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Informant.

came to þe house & would needes go vp þe staires, where he found iiij. persons besides him, and his wyfe: to wytte, the young man that red, and ij. men, & a woman. All which folkes the sayd Berde the promotor there beyng apprehended, caryed vnto the Counter, where they remayned about a fortnight, for all the frendes they could make. Moreouer þe sayd Berd would haue had also Iames the lame man hym selfe to Newgate in a cart (and brought the cart to the doore) but for neighbors. Neuertheles þe poore mā was faine to put in ij. sureties for his forth cōmyng for he could not go out of his bed, being not only impotent, but also very sicke the same tyme. So within a few dayes the sayd Iames lying in extremes, the Parson of the Church, named M. Farthyng came to hym and had cōmunication with hym & agreed well, & so departed. MarginaliaMaster Farthyng parson of S. Margarets in Lothbery, accuser of Iames. It happened after the priest was come down into the streete, there mette him one Toller a Foūder. Yea, sayth he, be ye agreed? I wil accuse you, for he denyeth the Sacrament of the altar. Vpon that the Parson went vp agayne to hym, & then the Priest and he could not agree. And so the Parson went to the Byshop of London and told him. The Byshop aunswered that he should be burnt, and if he were dead he should be buryed in a ditch. And so when he dyed the Parson was agaynst hys wife as much as he could, neither would let her haue the Coffine to put hym in, nor any thyng els but was fayne to beare hym vpō a table to Morefield and there was he buryed. The same night the body was cast vp aboue the ground and his sheete taken from him & he left naked. After this the owner of the field seing him, buried him again, & a fortnight after the Somner came to his graue and summoned him to appeare at Paules before hys Ordinary to aūswere to such thyngs as should be layd agaynst him. But what more befell vpon him, I haue not certaynly to say.

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The hystory of M. Iohn Bland, Preacher and Martyr, constantly sufferyng for the word of IESVS CHRIST. 
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The Martyrdom of John Bland

The martyrdom of John Bland is particularly interesting because it is so rooted in the history of the reformation in Kent. Bland was a Cambridge graduate who was a protégé of Archbishop Thomas Cranmer and of Cranmer's commissary, Christopher Nevinson. (Bland's living of Adisham, which he had held from 1541, was in the gift of the archbishop of Canterbury). He was one of the most outspoken evangelists in Kent during the reign of Henry VIII, stripping the churches where he was pastor of images and furnishings as early as 1542, and preaching throughout eastern Kent, denouncing images, fast days, prayer to saints and other 'superstitious' practices. He also had associations with even more radical protestants in Kent; some of them rallied behind him in Mary's reign. His links to Cranmer, and his zealous evangelism made Bland a natural target for religious conservatives in Kent, and in the spring of 1543 his heresies were denounced to the king as part of the conspiracy against Cranmer which became known as the Prebendaries' Plot. Bland was indicted for heresy in September 1543, but the case against him collapsed when it became clear that Cranmer retained Henry VIII's support. Nevertheless, his Henrician adversaries would resurface in Mary's reign and play a key role in persecuting him.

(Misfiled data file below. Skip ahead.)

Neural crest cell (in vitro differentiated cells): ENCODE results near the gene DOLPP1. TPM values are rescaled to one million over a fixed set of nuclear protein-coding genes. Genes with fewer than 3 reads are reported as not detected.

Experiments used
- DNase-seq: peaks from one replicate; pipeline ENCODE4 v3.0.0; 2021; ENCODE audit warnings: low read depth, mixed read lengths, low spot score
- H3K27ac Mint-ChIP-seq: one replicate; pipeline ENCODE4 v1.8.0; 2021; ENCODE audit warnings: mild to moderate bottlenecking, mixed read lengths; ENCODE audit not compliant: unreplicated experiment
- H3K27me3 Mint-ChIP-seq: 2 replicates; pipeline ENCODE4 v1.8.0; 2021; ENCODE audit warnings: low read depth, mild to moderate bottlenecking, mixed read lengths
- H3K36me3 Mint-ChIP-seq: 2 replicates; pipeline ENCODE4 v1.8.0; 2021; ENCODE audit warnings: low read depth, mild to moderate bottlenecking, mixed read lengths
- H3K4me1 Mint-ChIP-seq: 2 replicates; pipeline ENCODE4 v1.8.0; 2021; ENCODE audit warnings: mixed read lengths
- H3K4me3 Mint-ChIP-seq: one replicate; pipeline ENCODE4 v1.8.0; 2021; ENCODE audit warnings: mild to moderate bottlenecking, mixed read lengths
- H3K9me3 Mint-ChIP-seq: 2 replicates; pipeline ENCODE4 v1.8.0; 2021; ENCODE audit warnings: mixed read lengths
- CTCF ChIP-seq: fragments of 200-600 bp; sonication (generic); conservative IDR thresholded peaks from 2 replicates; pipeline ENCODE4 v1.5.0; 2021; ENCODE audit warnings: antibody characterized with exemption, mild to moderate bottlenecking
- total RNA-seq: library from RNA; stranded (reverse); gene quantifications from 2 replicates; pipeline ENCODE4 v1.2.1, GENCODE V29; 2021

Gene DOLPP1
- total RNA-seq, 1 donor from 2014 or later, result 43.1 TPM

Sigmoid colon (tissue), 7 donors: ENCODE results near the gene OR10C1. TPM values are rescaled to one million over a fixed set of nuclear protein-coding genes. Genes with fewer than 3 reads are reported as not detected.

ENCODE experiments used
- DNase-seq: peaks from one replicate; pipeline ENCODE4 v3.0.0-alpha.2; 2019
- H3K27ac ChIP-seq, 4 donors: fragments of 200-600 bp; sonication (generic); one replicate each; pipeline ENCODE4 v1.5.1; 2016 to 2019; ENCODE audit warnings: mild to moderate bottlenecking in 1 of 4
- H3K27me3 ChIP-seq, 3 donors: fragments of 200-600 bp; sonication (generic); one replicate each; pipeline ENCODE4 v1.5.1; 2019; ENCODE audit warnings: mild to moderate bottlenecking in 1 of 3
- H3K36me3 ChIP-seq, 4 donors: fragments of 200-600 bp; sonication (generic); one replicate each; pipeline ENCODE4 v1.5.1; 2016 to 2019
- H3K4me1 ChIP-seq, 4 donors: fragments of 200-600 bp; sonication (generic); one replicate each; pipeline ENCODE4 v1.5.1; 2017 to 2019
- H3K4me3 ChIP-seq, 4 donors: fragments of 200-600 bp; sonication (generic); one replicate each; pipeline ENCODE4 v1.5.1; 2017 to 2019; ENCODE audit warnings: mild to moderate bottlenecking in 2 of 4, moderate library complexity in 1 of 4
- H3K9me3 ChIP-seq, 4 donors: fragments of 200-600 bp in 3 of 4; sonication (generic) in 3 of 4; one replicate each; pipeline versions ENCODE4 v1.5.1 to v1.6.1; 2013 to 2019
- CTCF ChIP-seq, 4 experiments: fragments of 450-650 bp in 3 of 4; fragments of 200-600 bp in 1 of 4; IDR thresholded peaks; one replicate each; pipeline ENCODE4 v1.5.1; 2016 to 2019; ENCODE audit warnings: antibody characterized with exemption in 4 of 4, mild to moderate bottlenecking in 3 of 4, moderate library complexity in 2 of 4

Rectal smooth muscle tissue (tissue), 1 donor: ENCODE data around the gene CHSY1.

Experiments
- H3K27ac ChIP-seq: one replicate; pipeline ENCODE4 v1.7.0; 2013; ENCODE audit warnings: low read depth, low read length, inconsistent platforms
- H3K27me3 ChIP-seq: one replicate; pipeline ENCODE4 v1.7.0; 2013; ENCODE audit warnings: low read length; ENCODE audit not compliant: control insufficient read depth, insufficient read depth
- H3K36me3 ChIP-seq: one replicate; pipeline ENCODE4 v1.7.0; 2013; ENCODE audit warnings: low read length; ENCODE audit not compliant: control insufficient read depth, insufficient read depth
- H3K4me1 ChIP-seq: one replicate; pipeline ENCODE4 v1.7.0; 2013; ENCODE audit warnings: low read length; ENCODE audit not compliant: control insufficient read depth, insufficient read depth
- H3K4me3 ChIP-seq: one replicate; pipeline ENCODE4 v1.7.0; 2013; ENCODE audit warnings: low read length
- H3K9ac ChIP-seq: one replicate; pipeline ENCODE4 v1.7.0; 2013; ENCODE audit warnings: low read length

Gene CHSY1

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Bland's narrative of his persecution - the core of Foxe's narrative of his martyrdom - is a bewildering account of his being shifted from one form of custody to another, and more importantly, from clerical to secular jurisdiction and back again. The key problem for his enemies was that his arrest in December of 1553 came too soon. They were determined to try Bland for heresy, but the statute against heresy had been repealed under Edward VI and would not be revived until January 1555. So an elaboate game of cat and mouse followed, with Bland being arraigned in one jurisdiction, released on bond, then re-arraigned in another, all to keep Bland in some form of custody until the re-enactment of the heresy statute. In February 1555, with the statute now in force, Bland was transferred to spiritual jurisdiction for the final time and he was prosecuted for heresy.

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In the Rerum, Foxe only had a brief account of Bland's background, whichmay well have come from the protestant exile Edwin Sandys, who is rather prominently mentioned in it (Rerum, p. 503). This was reprinted in the 1563 edition, where it introduced a long letter by Bland to his father, relating the circumstances of his arrest, examinations, imprisonment down to the end of March 1555. Foxe also, in his first edition, added an account of Bland's examinations in June 1555 and his condemnation, all taken from a now lost Canterbury diocesan court book, as well as the prayer Bland was supposed to have given at his death. In the 1570 edition Foxe added a letter from Thomas Goldwell to Richard Thornden. There were no changes to this material in the 1576 or 1583 editions.

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MarginaliaIuly. 12. MarginaliaIohn Bland, Ioh. Frankesh, Martyrs.THe xij. of Iuly Ioh. Bland, Iohn Frankesh, Nich. Sheterden, and Humfrey Myddleton were all foure burned at Canterbury together, for one cause, of the which nūber Frankesh and Blande were Ministers, and Preachers of the word of God. The one beyng person of Adesham: the other the Vicare of Roluynden. This M. Blande was a man so litle borne for his own cōmoditie, 

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Advantage, profit.

þt no part of his lyfe was separated from the common and publicke vtility of all men. For his first doynges were there im-

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ployed to the bringyng vp of children in learnyng and vertue. Vnder whom were trayned diuers towardly young men, which euen at this present do handsomly florish. MarginaliaM. Bland scholemaster to D. Sandes Bishop of Worchester.In the number of whom is D. Sandes, 

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Bland either taught Sandys at Furness Abbey in Yorkshire or, more likely, at St John's, Cambridge, where they were contemporaries.

a man of such learnyng & worthines, as may wel beseme a scholer meete for such a Scholemaster, whom I here gladly name, for his singular giftes of vertue and erudition.